Analysis of Network Accuracy ShuffleNet v2 is not only efficient, but also accurate. There are two main reasons. First, the high efficiency in each building block enables using more feature channels and larger network capacity.

Second, in each block, half of feature channels (when ) directly go through the block and join the next block. This can be regarded as a kind of feature reuse, in a similar spirit as in DenseNet [6] and CondenseNet [16].

In DenseNet[6], to analyze the feature reuse pattern, the -norm of the weights between layers are plotted, as in Figure 4(a). It is clear that the connections between the adjacent layers are stronger than the others. This implies that the dense connection between all layers could introduce redundancy. The recent CondenseNet [16] also supports the viewpoint.

In ShuffleNet V2, it is easy to prove that the number of “directly-connected” channels between -th and -th building block is , where . In other words, the amount of feature reuse decays exponentially with the distance between two blocks. Between distant blocks, the feature reuse becomes much weaker. Figure 4(b) plots the similar visualization as in (a), for . Note that the pattern in (b) is similar to (a).

Thus, the structure of ShuffleNet V2 realizes this type of feature re-use pattern by design. It shares the similar benefit of feature re-use for high accuracy as in DenseNet [6], but it is much more efficient as analyzed earlier. This is verified in experiments, Table 8.

4 Experiment

Our ablation experiments are performed on ImageNet 2012 classification dataset [32, 33]. Following the common practice [15, 13, 14], all networks in comparison have four levels of computational complexity, i.e. about 40, 140, 300 and 500+ MFLOPs. Such complexity is typical for mobile scenarios. Other hyper-parameters and protocols are exactly the same as ShuffleNet v1 [15].

We compare with following network architectures [12, 14, 6, 15]:

  • ShuffleNet v1 [15]. In [15], a series of group numbers is compared. It is suggested that the has better trade-off between accuracy and speed. This also agrees with our observation. In this work we mainly use .

  • MobileNet v2 [14]. It is better than MobileNet v1 [13]. For comprehensive comparison, we report accuracy in both original paper [14] and our reimplemention, as some results in [14] are not available.

  • Xception [12]. The original Xception model [12] is very large (FLOPs 2G), which is out of our range of comparison. The recent work [34] proposes a modified light weight Xception structure that shows better trade-offs between accuracy and efficiency. So, we compare with this variant.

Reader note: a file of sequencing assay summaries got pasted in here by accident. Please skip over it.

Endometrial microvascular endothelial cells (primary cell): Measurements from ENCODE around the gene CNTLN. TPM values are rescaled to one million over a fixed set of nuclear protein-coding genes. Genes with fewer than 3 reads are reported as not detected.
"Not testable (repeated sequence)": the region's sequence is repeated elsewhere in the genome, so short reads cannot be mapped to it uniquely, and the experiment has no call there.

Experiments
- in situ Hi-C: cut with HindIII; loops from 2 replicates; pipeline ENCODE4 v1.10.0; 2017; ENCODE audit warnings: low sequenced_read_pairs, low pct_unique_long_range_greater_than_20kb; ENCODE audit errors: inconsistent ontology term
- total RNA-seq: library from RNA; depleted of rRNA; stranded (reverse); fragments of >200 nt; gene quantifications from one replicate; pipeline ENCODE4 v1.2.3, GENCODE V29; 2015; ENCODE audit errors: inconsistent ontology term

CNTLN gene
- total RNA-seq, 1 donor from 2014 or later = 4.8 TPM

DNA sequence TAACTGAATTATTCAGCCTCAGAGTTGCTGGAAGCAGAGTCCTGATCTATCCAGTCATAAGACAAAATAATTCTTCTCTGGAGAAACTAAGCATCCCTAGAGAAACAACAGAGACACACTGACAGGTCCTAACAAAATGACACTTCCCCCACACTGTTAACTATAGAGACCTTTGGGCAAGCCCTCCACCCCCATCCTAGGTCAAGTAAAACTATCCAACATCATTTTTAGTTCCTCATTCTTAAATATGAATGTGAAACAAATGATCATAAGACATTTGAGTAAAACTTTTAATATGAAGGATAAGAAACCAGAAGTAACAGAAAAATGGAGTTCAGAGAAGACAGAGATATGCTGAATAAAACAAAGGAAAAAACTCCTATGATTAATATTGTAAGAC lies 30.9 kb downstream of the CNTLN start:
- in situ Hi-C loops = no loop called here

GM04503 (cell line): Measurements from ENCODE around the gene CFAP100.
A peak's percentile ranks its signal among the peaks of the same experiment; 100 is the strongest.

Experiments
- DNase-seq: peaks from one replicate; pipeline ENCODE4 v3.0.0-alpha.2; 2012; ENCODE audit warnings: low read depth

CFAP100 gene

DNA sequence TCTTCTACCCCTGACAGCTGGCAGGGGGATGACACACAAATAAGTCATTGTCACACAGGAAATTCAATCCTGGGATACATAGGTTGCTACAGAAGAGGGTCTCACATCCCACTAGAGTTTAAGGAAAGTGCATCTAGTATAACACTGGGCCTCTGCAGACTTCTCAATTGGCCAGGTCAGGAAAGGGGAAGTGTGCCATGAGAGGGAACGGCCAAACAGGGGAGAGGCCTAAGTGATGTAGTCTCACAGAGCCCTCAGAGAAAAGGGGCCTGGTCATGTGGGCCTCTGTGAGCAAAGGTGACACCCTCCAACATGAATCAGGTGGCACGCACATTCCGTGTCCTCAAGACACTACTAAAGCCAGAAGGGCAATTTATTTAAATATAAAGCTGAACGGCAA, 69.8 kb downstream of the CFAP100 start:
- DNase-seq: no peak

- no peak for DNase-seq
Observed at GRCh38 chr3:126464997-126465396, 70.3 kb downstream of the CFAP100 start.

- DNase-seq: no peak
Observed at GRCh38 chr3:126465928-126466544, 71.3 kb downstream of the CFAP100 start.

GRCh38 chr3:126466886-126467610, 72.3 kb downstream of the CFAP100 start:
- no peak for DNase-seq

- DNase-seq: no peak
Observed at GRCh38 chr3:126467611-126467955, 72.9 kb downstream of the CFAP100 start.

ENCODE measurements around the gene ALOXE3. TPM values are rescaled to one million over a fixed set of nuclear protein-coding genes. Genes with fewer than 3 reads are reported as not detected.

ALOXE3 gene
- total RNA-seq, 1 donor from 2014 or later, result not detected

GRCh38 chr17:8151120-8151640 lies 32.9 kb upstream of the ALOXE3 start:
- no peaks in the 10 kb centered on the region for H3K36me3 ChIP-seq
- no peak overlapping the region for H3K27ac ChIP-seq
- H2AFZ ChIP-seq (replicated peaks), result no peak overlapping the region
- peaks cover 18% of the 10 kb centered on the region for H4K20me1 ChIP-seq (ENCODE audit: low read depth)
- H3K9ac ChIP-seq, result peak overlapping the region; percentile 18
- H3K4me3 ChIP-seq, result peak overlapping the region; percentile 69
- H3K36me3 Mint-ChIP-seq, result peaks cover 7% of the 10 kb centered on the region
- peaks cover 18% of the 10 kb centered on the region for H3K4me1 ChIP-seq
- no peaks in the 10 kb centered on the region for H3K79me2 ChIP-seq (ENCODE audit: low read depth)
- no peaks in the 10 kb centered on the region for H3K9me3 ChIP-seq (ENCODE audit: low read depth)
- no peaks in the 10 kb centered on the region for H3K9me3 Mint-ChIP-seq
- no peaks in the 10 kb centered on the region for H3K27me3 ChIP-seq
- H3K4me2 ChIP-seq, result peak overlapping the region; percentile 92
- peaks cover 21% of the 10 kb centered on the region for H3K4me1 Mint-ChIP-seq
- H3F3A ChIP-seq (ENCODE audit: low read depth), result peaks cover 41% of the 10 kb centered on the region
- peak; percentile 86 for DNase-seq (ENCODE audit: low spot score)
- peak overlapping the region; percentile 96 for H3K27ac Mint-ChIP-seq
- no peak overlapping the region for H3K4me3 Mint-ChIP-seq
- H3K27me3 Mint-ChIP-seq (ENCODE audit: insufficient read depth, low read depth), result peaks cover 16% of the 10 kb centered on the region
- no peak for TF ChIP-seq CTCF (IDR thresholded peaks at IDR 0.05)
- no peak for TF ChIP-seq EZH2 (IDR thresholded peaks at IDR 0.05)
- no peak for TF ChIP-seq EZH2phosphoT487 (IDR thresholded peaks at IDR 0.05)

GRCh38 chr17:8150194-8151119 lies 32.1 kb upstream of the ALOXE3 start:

• DenseNet [6]. The original work [6] only reports results of large models (FLOPs 2G). For direct comparison, we reimplement it following the architecture settings in Table 5, where the building blocks in Stage 2-4 consist of DenseNet blocks. We adjust the number of channels to meet different target complexities.

Table 8 summarizes all the results. We analyze these results from different aspects.

Accuracy vs. FLOPs.

It is clear that the proposed ShuffleNet v2 models outperform all other networks by a large margin222As reported in [14], MobileNet v2 of 500+ MFLOPs has comparable accuracy with the counterpart ShuffleNet v2 (25.3% vs. 25.1% top-1 error); however, our reimplemented version is not as good (26.7% error, see Table 8)., especially under smaller computational budgets. Also, we note that MobileNet v2 performs pooly at 40 MFLOPs level with

image size. This is probably caused by too few channels. In contrast, our model do not suffer from this drawback as our efficient design allows using more channels. Also, while both of our model and DenseNet

[6] reuse features, our model is much more efficient, as discussed in Sec. 3.

Table 8 also compares our model with other state-of-the-art networks including CondenseNet [16], IGCV2 [27], and IGCV3 [28] where appropriate. Our model performs better consistently at various complexity levels.

Inference Speed vs. FLOPs/Accuracy.

For four architectures with good accuracy, ShuffleNet v2, MobileNet v2, ShuffleNet v1 and Xception, we compare their actual speed vs. FLOPs, as shown in Figure 1(c)(d). More results on different resolutions are provided in Appendix Table 1.

ShuffleNet v2 is clearly faster than the other three networks, especially on GPU. For example, at 500MFLOPs ShuffleNet v2 is 58% faster than MobileNet v2, 63% faster than ShuffleNet v1 and 25% faster than Xception. On ARM, the speeds of ShuffleNet v1, Xception and ShuffleNet v2 are comparable; however, MobileNet v2 is much slower, especially on smaller FLOPs. We believe this is because MobileNet v2 has higher MAC (see G1 and G4 in Sec. 2), which is significant on mobile devices.

Compared with MobileNet v1 [13], IGCV2 [27], and IGCV3 [28], we have two observations. First, although the accuracy of MobileNet v1 is not as good, its speed on GPU is faster than all the counterparts, including ShuffleNet v2. We believe this is because its structure satisfies most of proposed guidelines (e.g. for G3, the fragments of MobileNet v1 are even fewer than ShuffleNet v2). Second, IGCV2 and IGCV3 are slow. This is due to usage of too many convolution groups (4 or 8 in [27, 28]). Both observations are consistent with our proposed guidelines.